So consensus is not voting. This is important.
Consensus is direct agreement with whats being said.
I would suggest going through the process, so that it's easily
understood how one would make decisions.
1) Agenda Item-- Must be relevant to the whole occupation
2) Proposal-- Brought forward by the working groups
-Ask for clarifying questions
-Ask for concerns
-Ask for blocs
(a bloc is a very serious ethical or safety concern)
At this point, if no one blocs you reach consensus
If there is a bloc, then you go to a 9/10 vote.
3) We take progressive stack, which means
that traditionally marginalized and/or people who tend to
speak less than others are given priority.
4) Process Points and Direct Responses jump stack
5) Direct Response is the finger in the air or two fingers shaking
On Thu, Oct 13, 2011 at 4:00 PM, <firstname.lastname@example.org> wrote:
The key to consensus is inclusivity and horizontalism, or equality. See shots below.
Find a subject from a traditionally marginalized group to do the demos.
Here's some topics from the dir dem cheat sheet which I'm asking everyone help find a link to, from info or wherever- Brooke L. made it, reaching out to her too. Next to topics are my shot suggestions.
1. Transparency-Subject posting a sign on a pole or the internet for a meeting. (Shot of calendar on nycga.net)
2. Non-coercion+ equal voting power. Subjects talking in the plaza? Listening?
3. Balancing rights and responsibility- MCU subjects torso-pen in one hand, a hammer or tool is placed in the other.
4. Tone/body language- subject wildly swings arms aggressively cut to:
5. Check your privilege- "Progressive stack, used at nycga, puts folks from traditionally marginalized groups ahead on the stack". A. CU eyes.
6. "Step back, step up. Notice how much you raise your hand or speak. Be aware of others who have not spoken and the environment that they would feel comfortable doing so. Facing subjects ear, CU of lower half of face, 10 degrees to the rear, subject speaking, framing out eyes. Hands still expressing. Raising hand.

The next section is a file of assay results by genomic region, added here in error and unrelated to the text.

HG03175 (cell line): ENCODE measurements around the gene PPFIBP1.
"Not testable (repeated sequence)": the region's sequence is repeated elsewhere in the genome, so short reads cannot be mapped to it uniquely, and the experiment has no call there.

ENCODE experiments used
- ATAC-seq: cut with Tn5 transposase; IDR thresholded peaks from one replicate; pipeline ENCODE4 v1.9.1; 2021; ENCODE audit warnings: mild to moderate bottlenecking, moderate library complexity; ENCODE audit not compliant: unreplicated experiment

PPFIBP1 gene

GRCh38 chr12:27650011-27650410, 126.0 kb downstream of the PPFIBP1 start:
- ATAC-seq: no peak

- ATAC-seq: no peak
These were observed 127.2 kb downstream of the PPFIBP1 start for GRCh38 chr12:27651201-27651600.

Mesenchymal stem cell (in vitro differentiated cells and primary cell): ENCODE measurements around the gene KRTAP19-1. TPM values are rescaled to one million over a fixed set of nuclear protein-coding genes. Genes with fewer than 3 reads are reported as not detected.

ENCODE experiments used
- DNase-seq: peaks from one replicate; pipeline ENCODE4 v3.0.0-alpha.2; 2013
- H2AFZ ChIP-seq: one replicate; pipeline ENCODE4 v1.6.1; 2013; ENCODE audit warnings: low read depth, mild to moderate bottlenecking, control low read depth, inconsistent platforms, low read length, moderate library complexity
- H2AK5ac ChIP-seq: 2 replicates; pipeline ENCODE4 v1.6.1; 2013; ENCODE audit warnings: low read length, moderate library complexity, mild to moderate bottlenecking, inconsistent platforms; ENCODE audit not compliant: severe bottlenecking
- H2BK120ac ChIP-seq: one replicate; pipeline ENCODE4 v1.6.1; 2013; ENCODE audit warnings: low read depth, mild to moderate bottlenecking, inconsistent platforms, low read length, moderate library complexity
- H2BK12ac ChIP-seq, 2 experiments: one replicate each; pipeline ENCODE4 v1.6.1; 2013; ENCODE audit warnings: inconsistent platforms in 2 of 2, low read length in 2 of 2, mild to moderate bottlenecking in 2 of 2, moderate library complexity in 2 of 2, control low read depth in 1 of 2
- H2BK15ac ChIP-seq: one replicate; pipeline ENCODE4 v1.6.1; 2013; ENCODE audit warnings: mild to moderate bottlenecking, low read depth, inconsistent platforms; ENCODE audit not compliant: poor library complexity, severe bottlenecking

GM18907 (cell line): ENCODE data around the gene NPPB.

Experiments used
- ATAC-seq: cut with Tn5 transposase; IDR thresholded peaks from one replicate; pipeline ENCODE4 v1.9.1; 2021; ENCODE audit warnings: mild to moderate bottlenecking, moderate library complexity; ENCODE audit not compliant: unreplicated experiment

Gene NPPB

7. Facilitator role: To guide the meeting based on the principles listed of horizontalism, and know that becoming opinionated is a liability to create a percieved position of authority or hierarchy.
8. Prior to bylaws, define organizing principles, reiterate direct democracy principles and process, and display meeting agenda, progress and process.
9. Research the additional hand signals for opinion, concern, question.
-In out community: For lack of emphasis on direct democracy and horizontal organizing, the superficial process is misinterpreted as an excuse to dominate the conversation and theme, cluttered by assumed versions of process.
Please reference Brooke Lehman for this, and if you can't get her, try to get your hands on the direct democracy cheat sheet she made everyone. I hit almost everything on the front of the sheet. On the back is an entire sheet of organizing and writing bylaws/proposals methods for the next vid.
Sent from my Verizon Wireless BlackBerry
From: Abraham Heisler <email@example.com>
Date: Thu, 13 Oct 2011 08:04:35
Subject: [GlobalRevolutionMedia] Urgent help needed!!! - Guide to Hand Signals
and Understanding the GA
Nina and I are heading to MNN studio now to film a video to help
people understand the meaning of hand signals and process of GA. The
facilitator I had lined up to come narrate the video unfortunately may
not be able to make it. We can film the hand gestures, but am
wondering what else should we be shooting. Need to know by 10AM today.
Twinkle fingers for silent consent
Down fingers for disagree
Wavy fingers for unsure
Point of Process Triangle
Point of Information Index Finger
Cross arm block
Anything else that we should address?
Human mic? Consensus? Progressive stack???